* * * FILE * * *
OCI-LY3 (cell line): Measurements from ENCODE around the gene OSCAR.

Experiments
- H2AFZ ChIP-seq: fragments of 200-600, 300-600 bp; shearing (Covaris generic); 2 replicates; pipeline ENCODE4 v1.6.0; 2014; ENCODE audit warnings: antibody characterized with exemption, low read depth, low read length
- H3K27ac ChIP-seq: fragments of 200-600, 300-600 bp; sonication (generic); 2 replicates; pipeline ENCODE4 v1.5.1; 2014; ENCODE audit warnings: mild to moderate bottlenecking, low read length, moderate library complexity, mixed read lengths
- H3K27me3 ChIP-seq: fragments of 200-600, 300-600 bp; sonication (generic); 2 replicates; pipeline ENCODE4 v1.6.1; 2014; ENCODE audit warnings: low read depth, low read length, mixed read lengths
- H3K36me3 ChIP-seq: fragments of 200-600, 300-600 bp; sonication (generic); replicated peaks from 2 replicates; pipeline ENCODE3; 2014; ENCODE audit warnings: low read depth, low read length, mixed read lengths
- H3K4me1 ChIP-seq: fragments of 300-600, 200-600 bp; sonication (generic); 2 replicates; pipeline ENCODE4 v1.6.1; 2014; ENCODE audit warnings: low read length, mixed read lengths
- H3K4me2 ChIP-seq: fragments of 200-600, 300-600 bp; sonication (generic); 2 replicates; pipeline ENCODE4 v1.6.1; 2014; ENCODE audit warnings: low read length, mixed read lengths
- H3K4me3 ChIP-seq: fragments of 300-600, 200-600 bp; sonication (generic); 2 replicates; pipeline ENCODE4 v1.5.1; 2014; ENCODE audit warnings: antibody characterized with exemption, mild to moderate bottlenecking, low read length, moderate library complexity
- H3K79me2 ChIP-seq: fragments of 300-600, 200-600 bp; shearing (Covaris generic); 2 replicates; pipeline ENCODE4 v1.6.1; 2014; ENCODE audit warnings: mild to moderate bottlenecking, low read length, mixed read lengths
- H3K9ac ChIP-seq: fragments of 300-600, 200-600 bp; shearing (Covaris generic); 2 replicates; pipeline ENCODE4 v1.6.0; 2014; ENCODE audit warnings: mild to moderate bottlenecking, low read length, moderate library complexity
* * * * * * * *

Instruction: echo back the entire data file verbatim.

OCI-LY3 (cell line): Measurements from ENCODE around the gene OSCAR.

Experiments
- H2AFZ ChIP-seq: fragments of 200-600, 300-600 bp; shearing (Covaris generic); 2 replicates; pipeline ENCODE4 v1.6.0; 2014; ENCODE audit warnings: antibody characterized with exemption, low read depth, low read length
- H3K27ac ChIP-seq: fragments of 200-600, 300-600 bp; sonication (generic); 2 replicates; pipeline ENCODE4 v1.5.1; 2014; ENCODE audit warnings: mild to moderate bottlenecking, low read length, moderate library complexity, mixed read lengths
- H3K27me3 ChIP-seq: fragments of 200-600, 300-600 bp; sonication (generic); 2 replicates; pipeline ENCODE4 v1.6.1; 2014; ENCODE audit warnings: low read depth, low read length, mixed read lengths
- H3K36me3 ChIP-seq: fragments of 200-600, 300-600 bp; sonication (generic); replicated peaks from 2 replicates; pipeline ENCODE3; 2014; ENCODE audit warnings: low read depth, low read length, mixed read lengths
- H3K4me1 ChIP-seq: fragments of 300-600, 200-600 bp; sonication (generic); 2 replicates; pipeline ENCODE4 v1.6.1; 2014; ENCODE audit warnings: low read length, mixed read lengths
- H3K4me2 ChIP-seq: fragments of 200-600, 300-600 bp; sonication (generic); 2 replicates; pipeline ENCODE4 v1.6.1; 2014; ENCODE audit warnings: low read length, mixed read lengths
- H3K4me3 ChIP-seq: fragments of 300-600, 200-600 bp; sonication (generic); 2 replicates; pipeline ENCODE4 v1.5.1; 2014; ENCODE audit warnings: antibody characterized with exemption, mild to moderate bottlenecking, low read length, moderate library complexity
- H3K79me2 ChIP-seq: fragments of 300-600, 200-600 bp; shearing (Covaris generic); 2 replicates; pipeline ENCODE4 v1.6.1; 2014; ENCODE audit warnings: mild to moderate bottlenecking, low read length, mixed read lengths
- H3K9ac ChIP-seq: fragments of 300-600, 200-600 bp; shearing (Covaris generic); 2 replicates; pipeline ENCODE4 v1.6.0; 2014; ENCODE audit warnings: mild to moderate bottlenecking, low read length, moderate library complexity